3.That men do not enter into combinations for the purpose of preventing other men from acting or dealing with their property as they think fit. This is against the law. (To the Maories this meant "land leagues are unlawful." In themselves land leagues are no more unlawful than trades unions: but the Governor's language would include trusts, partnerships, and settlements of all kinds, in one sweeping condemnation.)
4.That every man allow roads and bridges to be made on his land, when required by lawful authority. (As the Maories had no share in the Government of the colony, this implied whenever the Pakehas might choose.)

On the other hand, the Queen had, by the Treaty of Waitangi, secured to them their lands. "By that treaty," are the words of the declaration, "the Queen's name has become a protecting shade for the Maories' lands, and will remain such, so long as the Maories yield allegiance to Her Majesty, and live under her sovereignty; but no longer. Whenever the Maories forfeit this protection, by setting aside the authority of the Queen and the law, the land will remain their own so long only as they are strong enough to keep it; might, and not right, will become their sole title to possession."

Lastly, the Governor, after promising to establish page 150order and laws among them, stated specifically his demands, thus:—

1.From all: submission, without reserve, to the Queen's sovereignty and the authority of the law.
2.From those who are in possession of plunder: restoration of that plunder.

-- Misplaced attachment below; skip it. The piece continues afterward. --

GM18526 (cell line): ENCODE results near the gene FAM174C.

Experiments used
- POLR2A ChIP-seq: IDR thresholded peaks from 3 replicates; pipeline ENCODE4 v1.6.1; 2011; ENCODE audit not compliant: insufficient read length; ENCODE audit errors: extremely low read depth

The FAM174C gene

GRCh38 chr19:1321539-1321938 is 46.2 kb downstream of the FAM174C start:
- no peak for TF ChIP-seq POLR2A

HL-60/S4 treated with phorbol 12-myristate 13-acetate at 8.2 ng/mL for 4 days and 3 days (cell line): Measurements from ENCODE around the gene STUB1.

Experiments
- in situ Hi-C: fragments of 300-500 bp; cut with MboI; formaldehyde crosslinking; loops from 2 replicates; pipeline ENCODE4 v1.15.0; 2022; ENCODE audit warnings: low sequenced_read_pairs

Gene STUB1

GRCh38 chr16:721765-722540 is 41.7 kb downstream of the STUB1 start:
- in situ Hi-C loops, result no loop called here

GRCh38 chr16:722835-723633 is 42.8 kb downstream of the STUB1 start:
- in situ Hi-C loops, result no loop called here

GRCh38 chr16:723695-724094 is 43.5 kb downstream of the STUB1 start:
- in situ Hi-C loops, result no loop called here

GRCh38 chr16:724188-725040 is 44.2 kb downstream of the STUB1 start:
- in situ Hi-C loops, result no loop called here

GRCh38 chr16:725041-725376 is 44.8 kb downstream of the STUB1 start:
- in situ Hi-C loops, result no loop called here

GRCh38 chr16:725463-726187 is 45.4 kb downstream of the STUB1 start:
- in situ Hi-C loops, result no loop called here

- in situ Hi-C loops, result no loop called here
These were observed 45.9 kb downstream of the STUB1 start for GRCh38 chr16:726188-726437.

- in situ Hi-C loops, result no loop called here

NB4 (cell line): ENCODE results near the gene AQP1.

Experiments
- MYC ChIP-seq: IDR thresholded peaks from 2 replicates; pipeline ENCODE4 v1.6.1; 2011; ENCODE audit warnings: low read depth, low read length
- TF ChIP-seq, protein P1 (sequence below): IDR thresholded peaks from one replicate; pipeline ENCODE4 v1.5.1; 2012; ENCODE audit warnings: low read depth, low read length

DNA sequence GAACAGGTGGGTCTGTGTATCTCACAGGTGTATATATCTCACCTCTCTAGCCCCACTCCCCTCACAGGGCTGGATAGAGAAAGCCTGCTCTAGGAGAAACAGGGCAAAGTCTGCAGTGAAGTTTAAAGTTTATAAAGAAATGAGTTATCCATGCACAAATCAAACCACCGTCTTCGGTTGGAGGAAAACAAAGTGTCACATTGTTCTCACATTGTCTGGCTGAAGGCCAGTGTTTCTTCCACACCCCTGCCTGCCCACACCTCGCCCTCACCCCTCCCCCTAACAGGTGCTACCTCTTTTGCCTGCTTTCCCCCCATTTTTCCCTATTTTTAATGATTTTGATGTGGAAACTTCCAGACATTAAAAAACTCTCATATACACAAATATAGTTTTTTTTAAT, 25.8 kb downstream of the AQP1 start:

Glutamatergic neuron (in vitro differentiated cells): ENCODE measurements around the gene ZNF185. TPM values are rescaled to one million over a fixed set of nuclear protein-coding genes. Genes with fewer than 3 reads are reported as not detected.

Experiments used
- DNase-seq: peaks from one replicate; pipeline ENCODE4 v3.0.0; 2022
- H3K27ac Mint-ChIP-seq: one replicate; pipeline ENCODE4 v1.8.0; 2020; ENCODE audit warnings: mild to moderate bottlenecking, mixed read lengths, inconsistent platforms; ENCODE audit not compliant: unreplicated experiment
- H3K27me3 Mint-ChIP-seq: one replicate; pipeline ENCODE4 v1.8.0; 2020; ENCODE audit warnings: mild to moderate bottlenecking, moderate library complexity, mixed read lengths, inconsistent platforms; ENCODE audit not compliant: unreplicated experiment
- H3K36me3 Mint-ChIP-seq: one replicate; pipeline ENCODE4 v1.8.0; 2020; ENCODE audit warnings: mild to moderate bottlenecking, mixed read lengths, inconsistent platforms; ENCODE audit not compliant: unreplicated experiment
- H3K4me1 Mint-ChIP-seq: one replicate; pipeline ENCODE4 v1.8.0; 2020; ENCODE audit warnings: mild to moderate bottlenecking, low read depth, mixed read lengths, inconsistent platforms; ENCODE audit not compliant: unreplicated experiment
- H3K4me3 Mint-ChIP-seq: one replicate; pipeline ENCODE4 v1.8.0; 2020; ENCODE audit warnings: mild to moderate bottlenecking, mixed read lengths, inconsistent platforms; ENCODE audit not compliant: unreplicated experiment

3.From those who have destroyed or made away with property: compensation for losses sustained.

It is impossible to exaggerate the effect which the statements printed in italics, coming from the Queen's officer, at so solemn a time and in so solemn a manner, had upon the minds of the natives.

Hitherto they had cherished a hope that the Queen would sanction their native sovereign, and be his protector. "How do we know," asked Tamihana, at a public meeting, "that the Governor disapproves of our work? He never said so." Now, for the first time, they learnt that, unless they gave up their king, the Governor had no option, but was commanded by the Queen to make war on them. A question was put in the New Zealand Parliament on what authority the statement had been made. The parallel columns which follow give the words of the despatch sent out by the Secretary of State, and of the declaration which the Government of the colony founded thereon:—

page 151
Duke of Newcastle's Instructions to the Governor. Governor's Declaration to the maories.
"…I am clearly of opinion that the attempts of the Maori Land League, to prevent persons over whom they have no legitimate authority from alienating their lands, should be inflexibly resisted." "No option now rests with the Governor: he has been commanded by the Queen to suppress unlawful combinations, and to maintain Her Majesty's sovereignty in New Zealand."

The natives had the option given to them of submitting to the Queen's sovereignty, or fighting for the possession of their lands. They knew well enough the former meant submission to be governed by the colonists: but their proud spirits could as little endure the rule of foreigners as our own, especially when threatened with what they thought unjust spoliation if they refused. Is it strange that high-spirited men, like Wiremu Tamihana, chose to be free, even at the risk of having to fight for their liberty? The first copy of the Governor's declaration reached Tamihana at Te Rapa, and was read aloud by him to Rewi, Epiha, Wi Kingi and other chiefs, who were on their way to a great meeting to be held at Ngaruawahia. His audience expressed no opinion further than a want of confidence in any document proceeding from the Government. Maories from all parts of Waikato and the neighbourhood began to gather at Ngaruawahia on Monday, June 3, but it was not until Thursday that any question of real importance was discussed. On page 152that day the following points were brought forward:—